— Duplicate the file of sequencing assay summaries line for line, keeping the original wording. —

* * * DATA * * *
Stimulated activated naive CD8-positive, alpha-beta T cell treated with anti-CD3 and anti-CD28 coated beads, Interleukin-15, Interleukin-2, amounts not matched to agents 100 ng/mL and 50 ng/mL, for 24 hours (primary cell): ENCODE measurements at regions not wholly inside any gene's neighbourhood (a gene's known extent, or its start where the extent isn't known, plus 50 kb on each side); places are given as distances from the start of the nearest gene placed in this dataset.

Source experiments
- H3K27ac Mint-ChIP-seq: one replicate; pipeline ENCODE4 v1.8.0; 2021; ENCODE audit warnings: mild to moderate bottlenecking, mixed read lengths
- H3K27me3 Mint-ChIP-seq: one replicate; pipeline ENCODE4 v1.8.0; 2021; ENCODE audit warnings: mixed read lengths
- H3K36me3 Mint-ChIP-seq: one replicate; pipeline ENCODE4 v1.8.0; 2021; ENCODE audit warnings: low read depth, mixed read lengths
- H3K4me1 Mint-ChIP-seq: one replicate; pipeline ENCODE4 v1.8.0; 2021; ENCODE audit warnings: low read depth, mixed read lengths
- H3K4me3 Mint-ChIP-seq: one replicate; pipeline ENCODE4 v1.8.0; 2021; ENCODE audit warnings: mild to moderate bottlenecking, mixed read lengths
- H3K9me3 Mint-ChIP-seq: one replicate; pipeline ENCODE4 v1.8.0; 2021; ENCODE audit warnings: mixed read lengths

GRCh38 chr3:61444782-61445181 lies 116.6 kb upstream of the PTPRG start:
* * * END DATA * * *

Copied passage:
Stimulated activated naive CD8-positive, alpha-beta T cell treated with anti-CD3 and anti-CD28 coated beads, Interleukin-15, Interleukin-2, amounts not matched to agents 100 ng/mL and 50 ng/mL, for 24 hours (primary cell): ENCODE measurements at regions not wholly inside any gene's neighbourhood (a gene's known extent, or its start where the extent isn't known, plus 50 kb on each side); places are given as distances from the start of the nearest gene placed in this dataset.

Source experiments
- H3K27ac Mint-ChIP-seq: one replicate; pipeline ENCODE4 v1.8.0; 2021; ENCODE audit warnings: mild to moderate bottlenecking, mixed read lengths
- H3K27me3 Mint-ChIP-seq: one replicate; pipeline ENCODE4 v1.8.0; 2021; ENCODE audit warnings: mixed read lengths
- H3K36me3 Mint-ChIP-seq: one replicate; pipeline ENCODE4 v1.8.0; 2021; ENCODE audit warnings: low read depth, mixed read lengths
- H3K4me1 Mint-ChIP-seq: one replicate; pipeline ENCODE4 v1.8.0; 2021; ENCODE audit warnings: low read depth, mixed read lengths
- H3K4me3 Mint-ChIP-seq: one replicate; pipeline ENCODE4 v1.8.0; 2021; ENCODE audit warnings: mild to moderate bottlenecking, mixed read lengths
- H3K9me3 Mint-ChIP-seq: one replicate; pipeline ENCODE4 v1.8.0; 2021; ENCODE audit warnings: mixed read lengths

GRCh38 chr3:61444782-61445181 lies 116.6 kb upstream of the PTPRG start: